I haven’t had much sleep yet but instead I enjoy a family-like breakfast at my best friend’s place (coming home alone might not be the safest option in Malmö, so I choose to wait until the morning). Her roommate prepares warm scones for everybody – and that’s just one of the perks of living in a student apartment! It’s well after midday when with full stomach and after discussing almost every topic possible from internships to adolescent fails, I finally set out for home. I can’t wait to get to my bed after this finals week. Goodnight!

 

Malmö University Interaction Design Master’s Programme – course 1

How is it like to study at Malmö University? How are the courses organised? How many hours per week did I spend in school? What is the Interaction Design Master’s like? And did I pass my first course? Let’s explore a few of these questions with the student perspective on my first course of Interaction Design Master’s Programme at Malmö Univeristy.

Recently I have passed my first course here, at Malmö University: Introduction to multidisciplinary interaction design. It was part of my Interaction Design Master’s Progamme. The whole year is divided into 4 courses, 2 per semester, each worth 15 ECTS credits. The last course is thesis work, both for the students enrolled in one- and two-year degree’s. Both of the types of students are working and having lectures together in a class of 18 people.

 

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photo: my classmates enjoying bowling

 

My “class” is nothing like what I expected it to be. First of all: there is only two half-Swedish people and a grand number of six Danes who are commuting from Copenhagen. The rest of the class is from all over the world: Bulgaria, Canada, Brazil, Italy, USA… It is a first time I have an opportunity of working on a project with people from outside of Europe. But that’s not the end of the diversity! To ensure multidisciplinary approach we come from a variety of different backgrounds: from Computer Science through Architecture to Graphic Design. What’s more, there is a lot of age differences between us – more than a dozen years between the youngest and the oldest. That means a lot of different experiences and perspectives to come together in one project. And our differences are bringing us all together – we get on well, hanging out together after classes, bowling, partying or winning pub quizes.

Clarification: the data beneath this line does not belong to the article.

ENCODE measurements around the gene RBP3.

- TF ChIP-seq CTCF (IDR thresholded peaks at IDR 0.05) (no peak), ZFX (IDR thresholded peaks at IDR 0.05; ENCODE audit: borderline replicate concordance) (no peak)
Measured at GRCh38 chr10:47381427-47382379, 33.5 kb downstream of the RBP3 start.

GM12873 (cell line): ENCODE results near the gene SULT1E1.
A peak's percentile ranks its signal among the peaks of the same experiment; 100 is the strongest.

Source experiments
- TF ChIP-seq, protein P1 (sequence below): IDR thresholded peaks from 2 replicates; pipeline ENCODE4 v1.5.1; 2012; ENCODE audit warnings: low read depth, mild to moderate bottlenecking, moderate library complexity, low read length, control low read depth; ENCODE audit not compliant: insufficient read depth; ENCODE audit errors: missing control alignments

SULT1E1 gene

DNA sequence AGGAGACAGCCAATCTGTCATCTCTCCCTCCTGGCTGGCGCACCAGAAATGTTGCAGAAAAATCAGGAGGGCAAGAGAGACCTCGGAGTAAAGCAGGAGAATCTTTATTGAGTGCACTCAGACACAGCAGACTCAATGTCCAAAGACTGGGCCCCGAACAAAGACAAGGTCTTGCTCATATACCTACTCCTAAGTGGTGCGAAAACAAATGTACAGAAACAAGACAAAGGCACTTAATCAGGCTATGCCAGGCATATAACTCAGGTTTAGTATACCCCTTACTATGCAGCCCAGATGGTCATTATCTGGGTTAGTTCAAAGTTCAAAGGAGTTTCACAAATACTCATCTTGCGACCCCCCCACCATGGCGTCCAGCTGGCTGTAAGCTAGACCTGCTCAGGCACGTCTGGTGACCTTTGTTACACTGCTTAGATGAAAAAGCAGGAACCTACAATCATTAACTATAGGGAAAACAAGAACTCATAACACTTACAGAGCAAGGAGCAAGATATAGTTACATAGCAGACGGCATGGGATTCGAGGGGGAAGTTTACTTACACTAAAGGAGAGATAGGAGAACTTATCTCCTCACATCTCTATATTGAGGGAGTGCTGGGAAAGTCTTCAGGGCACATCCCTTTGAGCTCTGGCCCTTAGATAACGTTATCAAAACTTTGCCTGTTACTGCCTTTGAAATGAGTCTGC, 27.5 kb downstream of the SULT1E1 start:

Malm Hgskola Orkanen. Biblioteket. Daphne Haking.

Photo Credits: Malmö Högskola Orkanen; Biblioteket. Daphne Haking

 

The structure of the course changes every year according to the feedback from last year’s students. What we have been through during our first course was quite a different experience than the one of previous year’s students. During the ten-weeks course we went through two projects, each lasting  around 3 weeks, and a series of introductory lectures before each. As a rule of thumb, classes were happening 3 times a week with Tuesdays and Thursdays free from lectures to give us time for project work (although it is not the case with the second course ongoing right now).

Except of project based work done in a previously assigned 4-person groups, we had to attend lectures, workshop and individual tutorings. Most of the lectures required preparation in a form of readings (starting from introductory books to academic papers). I personally find the Malmö University Interaction Design Programme to have a very academic approach, with a lot of focus on academic readings. Workshops were a one-day classes given by a guest-lecturer connected to the overall theme of the course but consisting of smaller tasks that were not a part of a bigger project. However, they served not only as a great get-away but actually gave as insights to use in the group work. Additionally, over the course of these 10 weeks we had 3 individual meetings with a teacher during which we would discuss our expectations, opinions and plans. I found those to be extremely helpful both psychologically and technically.

 

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photo: brainstorming during first project

 

So what have we done during the first project? The aim of the project was to design for shared sonic spaces. Each group had been assigned a specific location and a theme. My group was exploring the topic of “parasitic” in cafes and co-working spaces. We would follow a pretty strict design process (based on the double diamond model) and present progress every week. After observations conducted in a cafe, we developed many ideas, few of which we later presented in front of entire class. Due to the short timeframe and the introductory character of the course we were focusing on trying out different methods and coming up with ideas, not trying yet to design or build. In the end we came up with a concept of sound visualizing artifact meant for encouraging the reflection on dynamics of conversation and its contribution to the soundscape.

 

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photo: prototyping at university’s workshop